This book is very specific in its goal. To improve upon what you already know. To go further, not back or to refresh what it thinks you should know. It is pretty unforgiving in that regard, brutal almost. If you buy this before you are ready, you will get a headache and probably put it away for years. You might even hate the way the author writes and give up. He uses what many people would call snooty, intelligent English just to make himself seem smart. If you feel that way, I hate to break it to you, but that's what "sounding intelligent" is usually considered to be.
Don't worry, your Japanese will not sound like that. The terms you will learn will help you comprehend Japan's understanding of certain topics and how Japanese people study and think about them. Adding to your vocabulary will not make you sound stuck up. Just think of it as a way to impress stuck up people instead.
My biggest suggestion is to wait until you think you really need this before you buy it. It has a lot of information. I guarantee you will not read the whole thing in one sitting unless you're some kind of word crunching robot. You may never read more than one or two chapters (the chapter on science went right over my head and I'll never read it again). This being the case, I really wish this book was longer somehow, or perhaps organized a little differently.
You get a section dedicated to what you want to learn and it is a lot shoved into a few (or more) pages. The example sentences are really helpful, and honestly, they're great representations of what you'll hear academics say in Japanese, but I wish there were more. In the grand scheme of things, this book couldn't have held anymore, but maybe having one book cover so so much wasn't the best decision. To get examples of every new vocabulary word that is introduced, you will still need to do extra, outside research. This isn't so much a bad thing as it is inconvenient.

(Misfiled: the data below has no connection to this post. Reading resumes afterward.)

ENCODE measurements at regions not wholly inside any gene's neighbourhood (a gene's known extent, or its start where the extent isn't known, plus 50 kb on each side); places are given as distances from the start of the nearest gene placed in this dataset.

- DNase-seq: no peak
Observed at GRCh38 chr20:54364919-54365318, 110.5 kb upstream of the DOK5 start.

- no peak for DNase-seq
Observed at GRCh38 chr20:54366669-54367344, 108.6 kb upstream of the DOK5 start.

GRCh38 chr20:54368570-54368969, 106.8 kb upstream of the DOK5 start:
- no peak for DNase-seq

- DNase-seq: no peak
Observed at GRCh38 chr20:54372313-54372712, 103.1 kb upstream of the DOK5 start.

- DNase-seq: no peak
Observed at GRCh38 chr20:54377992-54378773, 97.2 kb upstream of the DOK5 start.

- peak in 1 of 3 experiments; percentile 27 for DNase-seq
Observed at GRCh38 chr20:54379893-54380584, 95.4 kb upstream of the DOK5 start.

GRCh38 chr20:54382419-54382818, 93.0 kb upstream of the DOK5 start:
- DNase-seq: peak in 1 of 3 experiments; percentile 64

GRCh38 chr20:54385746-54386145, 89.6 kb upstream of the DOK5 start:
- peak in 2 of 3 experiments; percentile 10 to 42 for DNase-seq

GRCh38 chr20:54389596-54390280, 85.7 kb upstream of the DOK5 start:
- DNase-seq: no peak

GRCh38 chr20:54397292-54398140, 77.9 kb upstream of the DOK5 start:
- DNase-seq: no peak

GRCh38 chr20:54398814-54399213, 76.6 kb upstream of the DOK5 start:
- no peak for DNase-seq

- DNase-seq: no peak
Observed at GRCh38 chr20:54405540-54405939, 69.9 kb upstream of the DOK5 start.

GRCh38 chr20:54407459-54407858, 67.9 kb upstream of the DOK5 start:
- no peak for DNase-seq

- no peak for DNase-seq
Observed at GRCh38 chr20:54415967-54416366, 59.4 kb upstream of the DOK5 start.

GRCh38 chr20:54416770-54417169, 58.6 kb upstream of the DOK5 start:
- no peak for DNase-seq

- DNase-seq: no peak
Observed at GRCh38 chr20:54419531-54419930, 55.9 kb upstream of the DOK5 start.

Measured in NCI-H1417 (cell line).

If you do not have a specific field you are researching or trying to supplement, then you can slowly push through the entire book and learn quite a few fancy words. But just know that outside research needs to happen otherwise. Or, if you are already an academic within the field of Japanese, you can use it to support and reinforce what you already know about your area of focus.
How to Sound Intelligent in Japanese - Verdict
In the end, while it may be very high-brow and academic in style, there comes a point for some learners where this is exactly what they are looking for. It is best used at the graduate level and for students taking classes in Japan, or perhaps even (future) professors who are looking to improve their academic vocabulary.
If you want to keep up in Japanese classes in Japan, classes like philosophy, linguistics, and political science, I can see this book being incredibly useful. If you want to be a member of the educational elite, able to keep up a conversation about -isms or science terminology, this might be exactly what you are looking for. Even if you are just reaching that advanced level and thinking there is nothing left to learn, this will spin you around and turn you on your head. It just proves there is always more to learn and improve upon. That is, if you're up for the challenge.
While I found this book really useful, because I’m interested in literature and linguistics, I really only found myself going back to two of the seven chapters. If something you like is covered, then it’s great, but don’t expect to get something out of it if you aren’t really deep in one of those fields, or taking a class on one of these subjects.